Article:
LRT Libraries Manual

Low Resolution Templates Fortran-77 Libraries


  1. Installation
  2. How to Calculate Photometric Redshifts/K-Corrections
  3. Setting the Luminosity Priors for Photometric Redshifts
  4. Setting the Cosmology
  5. Summary of Available Functions

  1. Installation
  2. For installation instructions, see the INSTALL file.
    In a nutshell, first define the environment variable LRTPATH pointing to the folder where the files will be installed. Then run

    make install

    It is recommended that you run the test codes in the test folder and compare the outputs to the zphot.bak and kcorr.bak files.

  1. How to Calculate Photometric Redshifts and K-Corrections
  2. The LRT libraries use the low resolution spectral templates of Assef et al. (2008) to calculate useful quantities like photometric redshifts, K-corrections and bolometric luminosities.

    To install the libraries, please refer to the INSTALL file included with the package.

    The LRT libraries provide functions for your Fortran-77 codes. To use the functions, a few steps have to be followed. Here we show how to construct a basic code that will calculate photometric redshifts and K-corrections.

    The order you should follow is the following:

    1. Create the photometry description file.
    2. First, put the filters you will use in the Filters folder were the code has been installed. This file has two columns: the first one is wavelength in Angstroms and the second one is the response. Lines starting with a # will be considered comments. THE EXTENSION OF THE FILE MUST BE ".filter" . See this file for an example.

      Second, create the photometry description file. This file has three columns. The first is the name of the filter file (without the .filter termination). The second is the normalization flag: 1 if Vega magnitude/fluxes are being used, 2 if IRAC and 3 if AB. The third and last column is the mean flux of your calibration source in Jy through the corresponding filter. A list of Vega mean fluxes can be found in and AB ones are always 3631 Jy.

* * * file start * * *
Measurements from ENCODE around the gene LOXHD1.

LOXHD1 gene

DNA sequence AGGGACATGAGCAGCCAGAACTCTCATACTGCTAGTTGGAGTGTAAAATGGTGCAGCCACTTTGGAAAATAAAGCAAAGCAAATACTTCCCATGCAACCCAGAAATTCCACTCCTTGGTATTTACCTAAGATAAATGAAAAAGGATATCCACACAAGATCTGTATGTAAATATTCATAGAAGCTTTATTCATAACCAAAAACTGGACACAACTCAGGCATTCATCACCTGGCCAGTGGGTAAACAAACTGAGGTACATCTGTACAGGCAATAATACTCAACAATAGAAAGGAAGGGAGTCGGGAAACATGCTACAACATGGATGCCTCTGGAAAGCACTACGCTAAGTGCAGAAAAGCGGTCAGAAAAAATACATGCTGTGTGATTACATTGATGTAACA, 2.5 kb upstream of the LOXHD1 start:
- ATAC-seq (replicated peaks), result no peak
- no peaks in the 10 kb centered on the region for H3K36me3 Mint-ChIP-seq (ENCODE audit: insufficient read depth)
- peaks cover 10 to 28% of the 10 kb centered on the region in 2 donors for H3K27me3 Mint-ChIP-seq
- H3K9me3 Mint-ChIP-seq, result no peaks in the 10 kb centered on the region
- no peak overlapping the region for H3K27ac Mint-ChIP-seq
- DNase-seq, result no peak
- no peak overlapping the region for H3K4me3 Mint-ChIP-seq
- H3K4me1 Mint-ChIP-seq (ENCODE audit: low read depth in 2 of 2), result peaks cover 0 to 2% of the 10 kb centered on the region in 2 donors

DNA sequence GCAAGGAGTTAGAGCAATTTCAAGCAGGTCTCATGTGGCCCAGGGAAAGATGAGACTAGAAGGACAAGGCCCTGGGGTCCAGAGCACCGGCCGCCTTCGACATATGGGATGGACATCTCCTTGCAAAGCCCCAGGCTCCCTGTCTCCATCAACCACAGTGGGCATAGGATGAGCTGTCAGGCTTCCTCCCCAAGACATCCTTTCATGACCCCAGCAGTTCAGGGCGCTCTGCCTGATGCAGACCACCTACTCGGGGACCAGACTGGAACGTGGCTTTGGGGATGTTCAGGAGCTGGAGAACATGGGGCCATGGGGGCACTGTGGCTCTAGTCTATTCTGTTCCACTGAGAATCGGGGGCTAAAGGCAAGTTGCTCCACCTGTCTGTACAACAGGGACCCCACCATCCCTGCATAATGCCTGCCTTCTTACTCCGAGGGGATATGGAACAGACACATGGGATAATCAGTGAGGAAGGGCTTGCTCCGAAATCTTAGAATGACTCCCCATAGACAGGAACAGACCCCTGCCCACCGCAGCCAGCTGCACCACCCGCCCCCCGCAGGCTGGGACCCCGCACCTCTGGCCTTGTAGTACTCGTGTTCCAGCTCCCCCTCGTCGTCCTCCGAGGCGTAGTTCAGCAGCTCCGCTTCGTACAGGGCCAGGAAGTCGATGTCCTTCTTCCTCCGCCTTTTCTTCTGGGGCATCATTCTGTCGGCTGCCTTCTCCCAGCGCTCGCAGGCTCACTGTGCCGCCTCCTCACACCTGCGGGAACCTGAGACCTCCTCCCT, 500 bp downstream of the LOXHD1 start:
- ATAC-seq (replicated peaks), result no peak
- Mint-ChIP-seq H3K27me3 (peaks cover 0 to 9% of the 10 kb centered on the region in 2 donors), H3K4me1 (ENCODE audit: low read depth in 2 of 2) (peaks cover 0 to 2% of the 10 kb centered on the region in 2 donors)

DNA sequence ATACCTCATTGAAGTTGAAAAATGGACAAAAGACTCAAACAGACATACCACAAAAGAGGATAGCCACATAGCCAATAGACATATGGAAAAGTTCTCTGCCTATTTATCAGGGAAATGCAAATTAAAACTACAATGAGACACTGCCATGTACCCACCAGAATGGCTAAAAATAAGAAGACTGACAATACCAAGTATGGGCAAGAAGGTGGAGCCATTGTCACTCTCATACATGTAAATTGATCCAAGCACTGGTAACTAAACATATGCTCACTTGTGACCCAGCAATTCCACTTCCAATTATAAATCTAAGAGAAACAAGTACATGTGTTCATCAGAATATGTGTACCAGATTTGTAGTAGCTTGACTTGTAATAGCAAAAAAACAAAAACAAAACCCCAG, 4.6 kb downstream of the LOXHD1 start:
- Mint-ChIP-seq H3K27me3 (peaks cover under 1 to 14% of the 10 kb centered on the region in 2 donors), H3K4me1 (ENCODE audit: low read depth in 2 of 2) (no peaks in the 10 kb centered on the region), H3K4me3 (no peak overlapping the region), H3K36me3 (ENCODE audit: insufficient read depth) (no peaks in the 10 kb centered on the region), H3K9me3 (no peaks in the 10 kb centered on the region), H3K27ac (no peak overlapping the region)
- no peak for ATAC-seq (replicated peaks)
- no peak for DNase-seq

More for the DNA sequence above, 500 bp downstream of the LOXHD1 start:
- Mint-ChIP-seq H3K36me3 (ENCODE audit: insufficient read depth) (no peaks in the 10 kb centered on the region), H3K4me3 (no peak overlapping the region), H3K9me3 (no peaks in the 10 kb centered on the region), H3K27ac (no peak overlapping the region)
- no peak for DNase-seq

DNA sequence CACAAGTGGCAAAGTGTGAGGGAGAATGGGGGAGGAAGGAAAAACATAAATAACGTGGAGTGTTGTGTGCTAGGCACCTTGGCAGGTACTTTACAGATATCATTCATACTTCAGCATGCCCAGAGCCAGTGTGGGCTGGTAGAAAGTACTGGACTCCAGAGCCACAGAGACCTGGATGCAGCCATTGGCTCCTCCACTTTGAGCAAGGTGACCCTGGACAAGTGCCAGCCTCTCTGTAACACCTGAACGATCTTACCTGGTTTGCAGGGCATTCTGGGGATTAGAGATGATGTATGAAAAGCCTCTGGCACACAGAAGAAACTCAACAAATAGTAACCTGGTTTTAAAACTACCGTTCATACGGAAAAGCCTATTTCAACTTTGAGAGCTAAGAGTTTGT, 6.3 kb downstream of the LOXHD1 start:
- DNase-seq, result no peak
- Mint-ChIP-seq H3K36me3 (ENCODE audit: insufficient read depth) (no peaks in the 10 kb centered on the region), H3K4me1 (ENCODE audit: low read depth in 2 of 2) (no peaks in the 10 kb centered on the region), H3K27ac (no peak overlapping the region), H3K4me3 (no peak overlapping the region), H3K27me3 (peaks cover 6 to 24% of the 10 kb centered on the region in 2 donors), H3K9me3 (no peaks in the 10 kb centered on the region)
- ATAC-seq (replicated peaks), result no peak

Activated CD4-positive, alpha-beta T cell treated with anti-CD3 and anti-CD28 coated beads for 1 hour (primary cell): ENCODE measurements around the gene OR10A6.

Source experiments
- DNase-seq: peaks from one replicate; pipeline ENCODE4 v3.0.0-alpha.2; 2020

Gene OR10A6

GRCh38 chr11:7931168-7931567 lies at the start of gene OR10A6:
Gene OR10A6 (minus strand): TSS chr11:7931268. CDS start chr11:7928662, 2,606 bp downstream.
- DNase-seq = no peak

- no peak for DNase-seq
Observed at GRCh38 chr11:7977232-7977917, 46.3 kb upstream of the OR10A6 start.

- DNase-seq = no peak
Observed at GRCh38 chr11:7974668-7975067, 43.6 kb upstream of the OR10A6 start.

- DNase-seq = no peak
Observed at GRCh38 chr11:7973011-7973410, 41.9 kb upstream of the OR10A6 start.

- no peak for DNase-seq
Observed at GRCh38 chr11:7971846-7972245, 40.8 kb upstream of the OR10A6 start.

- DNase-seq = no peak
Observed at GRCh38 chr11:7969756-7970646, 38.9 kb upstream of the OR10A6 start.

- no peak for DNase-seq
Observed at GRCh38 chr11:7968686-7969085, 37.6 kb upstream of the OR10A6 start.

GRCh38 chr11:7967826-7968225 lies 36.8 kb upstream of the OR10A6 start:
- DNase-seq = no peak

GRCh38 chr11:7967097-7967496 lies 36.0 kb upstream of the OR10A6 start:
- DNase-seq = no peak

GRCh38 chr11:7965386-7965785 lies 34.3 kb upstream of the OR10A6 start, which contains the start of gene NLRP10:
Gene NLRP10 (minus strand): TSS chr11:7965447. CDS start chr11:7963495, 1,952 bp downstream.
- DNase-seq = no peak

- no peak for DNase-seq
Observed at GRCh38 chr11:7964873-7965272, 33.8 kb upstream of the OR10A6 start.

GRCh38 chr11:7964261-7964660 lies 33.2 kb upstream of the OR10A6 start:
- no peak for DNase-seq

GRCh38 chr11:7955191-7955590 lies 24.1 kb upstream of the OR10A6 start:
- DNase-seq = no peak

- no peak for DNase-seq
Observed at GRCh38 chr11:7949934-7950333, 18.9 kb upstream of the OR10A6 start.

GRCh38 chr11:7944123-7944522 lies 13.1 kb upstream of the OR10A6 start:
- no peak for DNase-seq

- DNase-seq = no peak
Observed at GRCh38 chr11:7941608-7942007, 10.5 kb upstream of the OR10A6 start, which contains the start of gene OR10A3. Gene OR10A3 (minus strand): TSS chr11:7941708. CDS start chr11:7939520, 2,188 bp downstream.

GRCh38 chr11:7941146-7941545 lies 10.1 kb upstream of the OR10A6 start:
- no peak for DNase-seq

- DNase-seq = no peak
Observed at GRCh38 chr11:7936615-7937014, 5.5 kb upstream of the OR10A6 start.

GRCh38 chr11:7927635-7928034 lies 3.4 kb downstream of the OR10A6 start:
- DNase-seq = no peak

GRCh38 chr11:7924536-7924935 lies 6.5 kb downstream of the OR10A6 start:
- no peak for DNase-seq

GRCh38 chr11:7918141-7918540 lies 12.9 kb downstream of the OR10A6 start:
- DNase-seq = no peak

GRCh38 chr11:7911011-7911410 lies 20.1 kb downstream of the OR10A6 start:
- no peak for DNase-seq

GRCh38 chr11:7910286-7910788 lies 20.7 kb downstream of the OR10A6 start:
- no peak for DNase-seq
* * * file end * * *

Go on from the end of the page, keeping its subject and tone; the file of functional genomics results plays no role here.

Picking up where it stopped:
An example of this file can be found in the bandmag.dat file included with the test files. Feel free to modify and use all the test files.

      Go to this link for a list of the filters included with the LRT libraries.

    3. Initialize the libraries from your code.
    4. Before calling the library functions, the initialization functions must be called. For photometric redshifts,

      call pzinit (filtname,nspec,zmin,zmax,dz,verbose)

      For K-corrections and all other functions,
      call kcinit (filtname,nspec,verbose)

    5. Call the functions for doing the respective calculations.
    6. For photometric redshifts, having declared 'nchan' filters:

      call pza (mag,emag,maguse,zphot,chigal,chinop,op,chi2zop)

      Photometry can be given in either magnitudes or fluxes (Jy). Note that if chi2zop is 1, the full χ2 distribution for each object will be written to the fort.90 file. For K-Corrections:
      call kca (mag,emag,maguse,z,z0,magmod,magcorr,comp,op)